News Release

Muscle dysmorphia common in male adolescents and young adults

New findings reveal that Canadian boys and men are at greater risk

Peer-Reviewed Publication

University of Toronto

With the current emphasis on leanness and muscularity as today’s body ideal, many young boys and men are engaging in risky behaviors and activities - from muscle-building exercises to anabolic-androgenic steroid use - to fit in these current norms. This may lead to a pathological pursuit of muscularity, otherwise known as muscle dysmorphia. Prior research on muscle dysmorphia has been conducted among specific groups, such as bodybuilders, while less research has been conducted across diverse, community-based populations. A new study published in Body Image is one of the few studies that investigates the potential risk factors for muscle dysmorphia symptoms in adolescents and young adults across Canada.

Analyzing over 2,000 participants, from the Canadian Study of Adolescent Health Behaviors, researchers found that adolescent boys and young adult men had many muscle dysmorphia symptoms, and one in four were at clinical risk for muscle dysmorphia.

“Consistent with prior research, we found that boys and men presented with greater symptoms and behaviors of muscle dysmorphia,” says lead author Kyle T. Ganson, PhD, MSW, assistant professor at the University of Toronto’s Factor-Inwentash Faculty of Social Work. “This finding continues to emphasize that boys and men are influenced by and are striving for a muscular body and experiencing psychological and social distress as a result.”

Moreover, muscle dysmorphia symptoms were more common in those who reported anabolic-androgenic steroid use, which are highly effective, yet dangerous, illicit substances that can increase muscle mass and tone.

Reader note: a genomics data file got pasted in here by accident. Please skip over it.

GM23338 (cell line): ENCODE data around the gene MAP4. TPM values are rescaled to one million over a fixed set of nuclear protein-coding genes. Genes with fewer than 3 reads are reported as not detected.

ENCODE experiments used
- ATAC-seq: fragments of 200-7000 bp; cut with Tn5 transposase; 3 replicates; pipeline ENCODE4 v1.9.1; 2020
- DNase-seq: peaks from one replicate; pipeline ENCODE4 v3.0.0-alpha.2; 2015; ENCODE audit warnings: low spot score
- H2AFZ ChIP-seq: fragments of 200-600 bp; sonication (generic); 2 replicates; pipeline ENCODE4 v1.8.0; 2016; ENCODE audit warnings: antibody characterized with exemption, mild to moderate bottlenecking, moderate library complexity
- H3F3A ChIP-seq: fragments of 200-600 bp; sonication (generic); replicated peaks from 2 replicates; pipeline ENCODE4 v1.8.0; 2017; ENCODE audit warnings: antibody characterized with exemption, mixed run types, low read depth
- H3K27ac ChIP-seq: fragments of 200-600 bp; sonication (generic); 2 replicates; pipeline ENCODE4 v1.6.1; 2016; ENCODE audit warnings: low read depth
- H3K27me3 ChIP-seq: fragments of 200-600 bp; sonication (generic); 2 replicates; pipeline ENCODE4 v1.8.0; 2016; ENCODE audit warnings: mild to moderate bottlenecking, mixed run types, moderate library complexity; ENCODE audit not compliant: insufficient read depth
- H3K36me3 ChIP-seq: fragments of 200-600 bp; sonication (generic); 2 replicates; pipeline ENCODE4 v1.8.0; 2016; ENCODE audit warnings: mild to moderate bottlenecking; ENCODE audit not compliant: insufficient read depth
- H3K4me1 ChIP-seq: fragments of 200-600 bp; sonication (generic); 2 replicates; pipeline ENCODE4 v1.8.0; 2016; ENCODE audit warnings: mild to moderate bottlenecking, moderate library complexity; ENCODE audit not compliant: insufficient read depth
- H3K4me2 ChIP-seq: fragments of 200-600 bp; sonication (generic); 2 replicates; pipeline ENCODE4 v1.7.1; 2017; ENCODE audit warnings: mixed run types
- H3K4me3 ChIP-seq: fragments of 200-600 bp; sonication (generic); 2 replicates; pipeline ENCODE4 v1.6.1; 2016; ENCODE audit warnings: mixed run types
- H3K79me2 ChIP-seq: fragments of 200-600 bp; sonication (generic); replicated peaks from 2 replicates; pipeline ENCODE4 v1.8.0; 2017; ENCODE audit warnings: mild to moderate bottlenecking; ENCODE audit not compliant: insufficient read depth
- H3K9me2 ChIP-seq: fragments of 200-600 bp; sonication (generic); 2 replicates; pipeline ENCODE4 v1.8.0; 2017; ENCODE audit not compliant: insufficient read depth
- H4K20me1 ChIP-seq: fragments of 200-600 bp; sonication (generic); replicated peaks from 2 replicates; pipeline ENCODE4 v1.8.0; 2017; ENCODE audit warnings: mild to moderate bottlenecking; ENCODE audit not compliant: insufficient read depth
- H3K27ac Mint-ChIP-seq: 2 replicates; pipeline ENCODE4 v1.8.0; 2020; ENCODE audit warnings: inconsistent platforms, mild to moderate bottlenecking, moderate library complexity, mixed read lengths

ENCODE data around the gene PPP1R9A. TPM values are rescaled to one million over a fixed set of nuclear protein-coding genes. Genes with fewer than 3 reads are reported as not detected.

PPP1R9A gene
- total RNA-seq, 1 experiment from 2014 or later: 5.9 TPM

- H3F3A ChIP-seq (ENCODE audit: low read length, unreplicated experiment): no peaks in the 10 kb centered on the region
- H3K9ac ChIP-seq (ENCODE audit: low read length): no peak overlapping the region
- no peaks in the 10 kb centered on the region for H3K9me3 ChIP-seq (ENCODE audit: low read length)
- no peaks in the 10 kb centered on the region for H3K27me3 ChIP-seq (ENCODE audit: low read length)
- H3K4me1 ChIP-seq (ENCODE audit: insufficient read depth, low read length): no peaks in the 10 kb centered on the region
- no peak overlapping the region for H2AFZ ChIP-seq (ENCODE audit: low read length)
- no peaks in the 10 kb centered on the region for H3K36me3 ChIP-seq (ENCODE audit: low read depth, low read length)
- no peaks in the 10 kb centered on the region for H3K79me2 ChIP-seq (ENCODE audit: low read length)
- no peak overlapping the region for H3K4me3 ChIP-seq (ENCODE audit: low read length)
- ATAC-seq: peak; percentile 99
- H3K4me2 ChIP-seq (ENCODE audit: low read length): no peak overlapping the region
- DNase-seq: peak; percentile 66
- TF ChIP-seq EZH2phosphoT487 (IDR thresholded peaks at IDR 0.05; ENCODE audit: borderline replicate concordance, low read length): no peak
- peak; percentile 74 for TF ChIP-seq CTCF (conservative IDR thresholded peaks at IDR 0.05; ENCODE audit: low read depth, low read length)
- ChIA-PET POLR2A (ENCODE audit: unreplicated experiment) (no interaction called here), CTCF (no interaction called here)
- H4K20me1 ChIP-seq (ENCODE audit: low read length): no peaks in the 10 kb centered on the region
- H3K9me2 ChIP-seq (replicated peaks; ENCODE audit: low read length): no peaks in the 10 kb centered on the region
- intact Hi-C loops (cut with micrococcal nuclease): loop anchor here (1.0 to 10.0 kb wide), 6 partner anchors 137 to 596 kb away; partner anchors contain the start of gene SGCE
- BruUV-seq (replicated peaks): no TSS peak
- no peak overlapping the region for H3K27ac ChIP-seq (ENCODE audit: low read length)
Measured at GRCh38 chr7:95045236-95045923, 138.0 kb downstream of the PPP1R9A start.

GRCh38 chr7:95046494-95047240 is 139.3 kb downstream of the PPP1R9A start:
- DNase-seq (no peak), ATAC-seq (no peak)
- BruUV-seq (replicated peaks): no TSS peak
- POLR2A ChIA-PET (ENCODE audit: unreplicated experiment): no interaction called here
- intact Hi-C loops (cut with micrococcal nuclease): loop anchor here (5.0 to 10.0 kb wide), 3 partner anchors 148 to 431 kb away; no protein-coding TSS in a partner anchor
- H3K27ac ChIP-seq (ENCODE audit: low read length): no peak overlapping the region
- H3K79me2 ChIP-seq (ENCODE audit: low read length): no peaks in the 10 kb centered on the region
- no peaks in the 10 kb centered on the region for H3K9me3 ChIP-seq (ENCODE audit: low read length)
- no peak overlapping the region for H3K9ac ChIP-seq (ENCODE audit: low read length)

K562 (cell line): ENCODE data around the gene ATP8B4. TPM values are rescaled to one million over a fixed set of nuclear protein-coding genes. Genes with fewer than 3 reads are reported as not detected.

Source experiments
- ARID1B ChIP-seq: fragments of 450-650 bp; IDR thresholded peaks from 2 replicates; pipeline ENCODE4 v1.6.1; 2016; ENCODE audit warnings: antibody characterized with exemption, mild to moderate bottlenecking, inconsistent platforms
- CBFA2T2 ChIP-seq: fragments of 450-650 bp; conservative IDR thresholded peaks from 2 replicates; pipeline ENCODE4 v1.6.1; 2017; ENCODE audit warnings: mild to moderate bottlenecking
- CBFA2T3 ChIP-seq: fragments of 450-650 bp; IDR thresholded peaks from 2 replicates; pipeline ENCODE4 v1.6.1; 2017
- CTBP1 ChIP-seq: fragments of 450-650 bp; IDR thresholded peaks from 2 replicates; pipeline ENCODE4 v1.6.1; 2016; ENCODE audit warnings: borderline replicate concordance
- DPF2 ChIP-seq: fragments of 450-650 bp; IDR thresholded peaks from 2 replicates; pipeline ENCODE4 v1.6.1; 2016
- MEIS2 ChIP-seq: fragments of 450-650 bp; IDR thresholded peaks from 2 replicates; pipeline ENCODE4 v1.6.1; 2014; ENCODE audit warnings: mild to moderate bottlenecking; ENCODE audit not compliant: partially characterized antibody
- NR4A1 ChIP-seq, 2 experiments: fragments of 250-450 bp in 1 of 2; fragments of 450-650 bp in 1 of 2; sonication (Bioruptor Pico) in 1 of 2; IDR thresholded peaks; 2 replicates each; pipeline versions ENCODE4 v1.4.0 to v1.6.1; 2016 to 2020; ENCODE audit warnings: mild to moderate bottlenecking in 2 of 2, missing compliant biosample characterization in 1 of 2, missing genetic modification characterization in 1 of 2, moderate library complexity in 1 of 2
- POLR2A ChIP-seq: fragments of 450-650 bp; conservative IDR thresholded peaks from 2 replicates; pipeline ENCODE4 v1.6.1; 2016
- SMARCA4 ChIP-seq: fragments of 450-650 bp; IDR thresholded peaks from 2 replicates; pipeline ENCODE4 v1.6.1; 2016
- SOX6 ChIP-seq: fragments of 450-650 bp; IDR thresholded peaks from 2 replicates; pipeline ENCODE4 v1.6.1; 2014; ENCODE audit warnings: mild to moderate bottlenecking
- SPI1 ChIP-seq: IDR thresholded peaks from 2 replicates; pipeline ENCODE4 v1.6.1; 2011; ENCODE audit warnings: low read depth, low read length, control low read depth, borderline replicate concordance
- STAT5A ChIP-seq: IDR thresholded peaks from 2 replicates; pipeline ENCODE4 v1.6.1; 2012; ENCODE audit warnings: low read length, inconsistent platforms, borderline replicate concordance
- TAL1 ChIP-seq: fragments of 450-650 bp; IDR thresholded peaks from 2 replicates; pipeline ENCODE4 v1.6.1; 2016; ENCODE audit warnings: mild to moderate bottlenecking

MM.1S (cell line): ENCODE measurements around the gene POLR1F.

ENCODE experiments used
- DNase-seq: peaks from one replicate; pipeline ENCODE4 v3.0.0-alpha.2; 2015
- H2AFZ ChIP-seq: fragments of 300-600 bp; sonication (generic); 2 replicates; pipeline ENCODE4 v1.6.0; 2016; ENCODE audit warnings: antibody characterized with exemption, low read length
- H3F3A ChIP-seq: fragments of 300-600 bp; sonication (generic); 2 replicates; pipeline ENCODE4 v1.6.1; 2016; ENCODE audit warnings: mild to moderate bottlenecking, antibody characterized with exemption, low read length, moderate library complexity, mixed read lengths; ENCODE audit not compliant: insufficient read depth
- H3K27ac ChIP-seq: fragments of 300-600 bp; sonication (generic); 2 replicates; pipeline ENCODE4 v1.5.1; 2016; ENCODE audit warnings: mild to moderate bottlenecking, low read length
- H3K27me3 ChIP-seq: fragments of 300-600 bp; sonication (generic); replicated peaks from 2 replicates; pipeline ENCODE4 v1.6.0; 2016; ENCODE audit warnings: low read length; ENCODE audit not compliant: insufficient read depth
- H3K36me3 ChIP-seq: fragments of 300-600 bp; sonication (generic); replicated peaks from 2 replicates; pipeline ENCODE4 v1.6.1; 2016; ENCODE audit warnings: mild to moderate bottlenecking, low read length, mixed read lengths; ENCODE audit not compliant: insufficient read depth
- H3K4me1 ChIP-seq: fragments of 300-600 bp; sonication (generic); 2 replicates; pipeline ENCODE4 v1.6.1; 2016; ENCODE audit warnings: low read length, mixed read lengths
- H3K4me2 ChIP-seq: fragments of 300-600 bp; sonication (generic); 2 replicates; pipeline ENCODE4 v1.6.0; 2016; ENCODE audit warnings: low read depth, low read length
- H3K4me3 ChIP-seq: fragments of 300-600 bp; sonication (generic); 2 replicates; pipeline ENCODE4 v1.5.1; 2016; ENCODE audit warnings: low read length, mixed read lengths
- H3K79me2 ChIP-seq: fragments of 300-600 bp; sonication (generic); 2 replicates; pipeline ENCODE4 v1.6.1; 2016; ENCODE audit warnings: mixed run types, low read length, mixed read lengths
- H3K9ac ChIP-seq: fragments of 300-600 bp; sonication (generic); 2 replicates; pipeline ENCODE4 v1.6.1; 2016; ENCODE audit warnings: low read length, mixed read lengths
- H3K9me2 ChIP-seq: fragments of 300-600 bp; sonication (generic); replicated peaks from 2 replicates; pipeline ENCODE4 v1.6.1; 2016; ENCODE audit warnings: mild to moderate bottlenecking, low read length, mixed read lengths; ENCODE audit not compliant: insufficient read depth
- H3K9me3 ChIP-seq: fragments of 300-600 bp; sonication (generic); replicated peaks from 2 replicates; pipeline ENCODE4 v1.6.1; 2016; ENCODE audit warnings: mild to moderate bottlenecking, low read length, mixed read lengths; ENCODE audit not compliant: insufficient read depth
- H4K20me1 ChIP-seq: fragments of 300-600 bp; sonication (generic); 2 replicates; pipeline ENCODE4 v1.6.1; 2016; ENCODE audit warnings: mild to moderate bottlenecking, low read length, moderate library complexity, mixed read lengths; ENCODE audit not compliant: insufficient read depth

The study also highlighted unique disparities across sexual identities and racial/ethnic groups.  Compared to participants who identified as White, those who identified as South Asian or Middle Eastern were more likely to have greater muscle dysmorphia symptoms. Additionally, participants who identified as a sexual minority (i.e., gay, lesbian, bisexual, etc.), compared to heterosexual participants, were more likely to experience greater muscle dysmorphia symptoms.

“Overall, our findings emphasize that many young people are striving for muscularity, resulting in significant levels of distress, which counters popular narratives that only thinness-oriented body image concerns and behaviors are problematic,” says Ganson. “We need to incorporate muscle dysmorphia symptoms into future conversations around body image and eating disorders, particularly given the likely rise as a result of the COVID-19 pandemic.”

The authors highlight the critical nature of greater knowledge and awareness of muscle dysmorphia among healthcare professionals to improve assessment and treatment. Additionally, public health awareness and prevention campaigns related to eating disorders and body image need to include content related to muscle dysmorphia.

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